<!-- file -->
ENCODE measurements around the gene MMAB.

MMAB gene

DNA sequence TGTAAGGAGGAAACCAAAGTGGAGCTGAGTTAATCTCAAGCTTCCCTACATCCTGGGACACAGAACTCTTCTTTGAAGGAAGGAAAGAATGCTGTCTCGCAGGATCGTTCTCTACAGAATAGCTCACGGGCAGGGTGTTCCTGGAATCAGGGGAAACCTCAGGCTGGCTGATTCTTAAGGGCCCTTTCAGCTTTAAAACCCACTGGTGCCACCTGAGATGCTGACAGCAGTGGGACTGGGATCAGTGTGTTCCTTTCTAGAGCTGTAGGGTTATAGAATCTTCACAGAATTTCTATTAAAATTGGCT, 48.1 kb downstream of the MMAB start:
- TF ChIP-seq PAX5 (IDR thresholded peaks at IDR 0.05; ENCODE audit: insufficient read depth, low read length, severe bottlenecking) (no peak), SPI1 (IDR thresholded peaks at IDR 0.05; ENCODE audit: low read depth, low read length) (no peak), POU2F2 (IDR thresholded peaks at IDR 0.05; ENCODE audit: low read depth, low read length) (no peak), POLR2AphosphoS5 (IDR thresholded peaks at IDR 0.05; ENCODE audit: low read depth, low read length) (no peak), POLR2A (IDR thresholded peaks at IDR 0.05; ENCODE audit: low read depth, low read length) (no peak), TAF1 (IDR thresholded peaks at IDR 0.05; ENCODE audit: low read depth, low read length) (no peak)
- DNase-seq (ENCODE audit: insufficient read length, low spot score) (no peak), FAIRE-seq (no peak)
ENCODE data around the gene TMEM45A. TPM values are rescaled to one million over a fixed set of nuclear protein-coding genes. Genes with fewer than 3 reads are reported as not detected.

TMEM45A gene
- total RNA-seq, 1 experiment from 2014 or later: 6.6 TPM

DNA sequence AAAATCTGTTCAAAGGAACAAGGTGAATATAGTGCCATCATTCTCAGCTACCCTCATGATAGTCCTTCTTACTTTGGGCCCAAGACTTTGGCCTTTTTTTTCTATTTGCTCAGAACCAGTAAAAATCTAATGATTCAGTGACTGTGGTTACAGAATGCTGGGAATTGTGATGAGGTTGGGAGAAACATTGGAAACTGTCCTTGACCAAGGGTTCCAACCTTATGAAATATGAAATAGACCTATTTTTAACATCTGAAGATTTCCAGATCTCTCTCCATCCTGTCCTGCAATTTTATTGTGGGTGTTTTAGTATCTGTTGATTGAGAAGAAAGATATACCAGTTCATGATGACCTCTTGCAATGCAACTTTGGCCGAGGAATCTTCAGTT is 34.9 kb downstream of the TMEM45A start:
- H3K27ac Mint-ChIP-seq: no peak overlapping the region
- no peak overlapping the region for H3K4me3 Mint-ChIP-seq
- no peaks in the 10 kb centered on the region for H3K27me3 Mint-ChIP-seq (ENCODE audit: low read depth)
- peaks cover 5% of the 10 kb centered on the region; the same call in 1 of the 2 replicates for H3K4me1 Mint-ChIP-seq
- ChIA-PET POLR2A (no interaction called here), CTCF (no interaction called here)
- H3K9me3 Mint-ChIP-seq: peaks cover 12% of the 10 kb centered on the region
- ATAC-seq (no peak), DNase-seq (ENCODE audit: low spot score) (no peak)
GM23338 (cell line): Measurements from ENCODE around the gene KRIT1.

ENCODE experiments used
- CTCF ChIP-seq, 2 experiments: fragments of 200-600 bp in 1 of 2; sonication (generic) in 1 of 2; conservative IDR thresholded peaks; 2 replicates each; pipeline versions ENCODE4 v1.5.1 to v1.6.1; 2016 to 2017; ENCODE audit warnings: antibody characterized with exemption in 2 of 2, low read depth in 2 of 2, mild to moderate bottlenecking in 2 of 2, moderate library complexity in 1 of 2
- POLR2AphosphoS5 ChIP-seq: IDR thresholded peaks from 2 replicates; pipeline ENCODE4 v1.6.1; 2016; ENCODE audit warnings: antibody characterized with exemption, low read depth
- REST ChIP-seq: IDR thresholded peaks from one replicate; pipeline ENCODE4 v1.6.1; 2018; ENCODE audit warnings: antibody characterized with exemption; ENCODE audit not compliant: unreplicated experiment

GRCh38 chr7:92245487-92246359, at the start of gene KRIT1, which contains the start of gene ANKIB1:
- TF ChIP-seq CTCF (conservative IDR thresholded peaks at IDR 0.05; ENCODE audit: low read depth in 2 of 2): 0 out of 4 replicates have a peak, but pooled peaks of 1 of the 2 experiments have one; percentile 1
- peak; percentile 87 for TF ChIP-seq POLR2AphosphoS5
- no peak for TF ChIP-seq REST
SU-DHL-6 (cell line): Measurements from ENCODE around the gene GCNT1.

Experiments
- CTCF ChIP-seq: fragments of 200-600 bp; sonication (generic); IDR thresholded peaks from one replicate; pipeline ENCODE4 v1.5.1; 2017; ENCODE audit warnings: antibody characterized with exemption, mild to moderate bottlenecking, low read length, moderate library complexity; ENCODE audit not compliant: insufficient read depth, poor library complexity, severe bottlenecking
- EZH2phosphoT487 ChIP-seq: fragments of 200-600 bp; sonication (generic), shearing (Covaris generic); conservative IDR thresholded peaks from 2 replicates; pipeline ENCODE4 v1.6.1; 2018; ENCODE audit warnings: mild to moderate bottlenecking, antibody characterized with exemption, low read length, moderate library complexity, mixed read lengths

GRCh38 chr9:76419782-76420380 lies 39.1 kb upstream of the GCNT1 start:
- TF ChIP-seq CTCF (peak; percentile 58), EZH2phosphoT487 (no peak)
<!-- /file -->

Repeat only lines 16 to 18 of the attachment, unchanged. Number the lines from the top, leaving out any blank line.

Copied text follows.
- ATAC-seq (no peak), DNase-seq (ENCODE audit: low spot score) (no peak)
GM23338 (cell line): Measurements from ENCODE around the gene KRIT1.

ENCODE experiments used